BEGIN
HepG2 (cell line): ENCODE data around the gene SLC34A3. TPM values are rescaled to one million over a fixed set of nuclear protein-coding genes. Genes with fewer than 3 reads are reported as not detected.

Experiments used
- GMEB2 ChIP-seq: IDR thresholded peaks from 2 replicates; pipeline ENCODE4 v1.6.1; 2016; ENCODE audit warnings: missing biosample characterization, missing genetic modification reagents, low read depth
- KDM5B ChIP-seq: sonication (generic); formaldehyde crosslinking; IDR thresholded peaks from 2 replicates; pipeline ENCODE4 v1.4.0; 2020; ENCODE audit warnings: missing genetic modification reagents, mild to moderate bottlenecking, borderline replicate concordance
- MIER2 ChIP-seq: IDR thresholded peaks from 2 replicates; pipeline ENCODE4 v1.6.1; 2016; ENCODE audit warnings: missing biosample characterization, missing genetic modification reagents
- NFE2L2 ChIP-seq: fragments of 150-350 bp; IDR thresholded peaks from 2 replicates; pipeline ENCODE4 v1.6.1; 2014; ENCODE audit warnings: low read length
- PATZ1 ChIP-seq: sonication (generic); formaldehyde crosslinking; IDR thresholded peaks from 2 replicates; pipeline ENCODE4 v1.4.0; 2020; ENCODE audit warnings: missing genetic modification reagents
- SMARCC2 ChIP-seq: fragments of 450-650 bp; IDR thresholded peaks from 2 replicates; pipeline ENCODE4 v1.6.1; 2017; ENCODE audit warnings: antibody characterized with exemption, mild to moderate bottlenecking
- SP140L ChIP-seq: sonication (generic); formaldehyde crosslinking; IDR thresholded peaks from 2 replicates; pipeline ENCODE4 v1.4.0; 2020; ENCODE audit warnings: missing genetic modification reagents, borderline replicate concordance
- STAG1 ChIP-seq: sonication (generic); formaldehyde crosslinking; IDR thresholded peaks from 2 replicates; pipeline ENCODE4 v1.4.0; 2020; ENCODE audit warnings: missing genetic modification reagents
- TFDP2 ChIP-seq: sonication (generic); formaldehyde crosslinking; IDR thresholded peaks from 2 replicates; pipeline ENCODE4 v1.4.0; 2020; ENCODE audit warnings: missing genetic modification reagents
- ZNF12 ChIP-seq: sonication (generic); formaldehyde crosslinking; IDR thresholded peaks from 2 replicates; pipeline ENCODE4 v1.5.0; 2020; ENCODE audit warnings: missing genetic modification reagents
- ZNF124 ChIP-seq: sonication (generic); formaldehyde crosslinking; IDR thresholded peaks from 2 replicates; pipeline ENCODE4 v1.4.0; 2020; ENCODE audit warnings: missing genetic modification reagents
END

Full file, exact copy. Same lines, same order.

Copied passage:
HepG2 (cell line): ENCODE data around the gene SLC34A3. TPM values are rescaled to one million over a fixed set of nuclear protein-coding genes. Genes with fewer than 3 reads are reported as not detected.

Experiments used
- GMEB2 ChIP-seq: IDR thresholded peaks from 2 replicates; pipeline ENCODE4 v1.6.1; 2016; ENCODE audit warnings: missing biosample characterization, missing genetic modification reagents, low read depth
- KDM5B ChIP-seq: sonication (generic); formaldehyde crosslinking; IDR thresholded peaks from 2 replicates; pipeline ENCODE4 v1.4.0; 2020; ENCODE audit warnings: missing genetic modification reagents, mild to moderate bottlenecking, borderline replicate concordance
- MIER2 ChIP-seq: IDR thresholded peaks from 2 replicates; pipeline ENCODE4 v1.6.1; 2016; ENCODE audit warnings: missing biosample characterization, missing genetic modification reagents
- NFE2L2 ChIP-seq: fragments of 150-350 bp; IDR thresholded peaks from 2 replicates; pipeline ENCODE4 v1.6.1; 2014; ENCODE audit warnings: low read length
- PATZ1 ChIP-seq: sonication (generic); formaldehyde crosslinking; IDR thresholded peaks from 2 replicates; pipeline ENCODE4 v1.4.0; 2020; ENCODE audit warnings: missing genetic modification reagents
- SMARCC2 ChIP-seq: fragments of 450-650 bp; IDR thresholded peaks from 2 replicates; pipeline ENCODE4 v1.6.1; 2017; ENCODE audit warnings: antibody characterized with exemption, mild to moderate bottlenecking
- SP140L ChIP-seq: sonication (generic); formaldehyde crosslinking; IDR thresholded peaks from 2 replicates; pipeline ENCODE4 v1.4.0; 2020; ENCODE audit warnings: missing genetic modification reagents, borderline replicate concordance
- STAG1 ChIP-seq: sonication (generic); formaldehyde crosslinking; IDR thresholded peaks from 2 replicates; pipeline ENCODE4 v1.4.0; 2020; ENCODE audit warnings: missing genetic modification reagents
- TFDP2 ChIP-seq: sonication (generic); formaldehyde crosslinking; IDR thresholded peaks from 2 replicates; pipeline ENCODE4 v1.4.0; 2020; ENCODE audit warnings: missing genetic modification reagents
- ZNF12 ChIP-seq: sonication (generic); formaldehyde crosslinking; IDR thresholded peaks from 2 replicates; pipeline ENCODE4 v1.5.0; 2020; ENCODE audit warnings: missing genetic modification reagents
- ZNF124 ChIP-seq: sonication (generic); formaldehyde crosslinking; IDR thresholded peaks from 2 replicates; pipeline ENCODE4 v1.4.0; 2020; ENCODE audit warnings: missing genetic modification reagents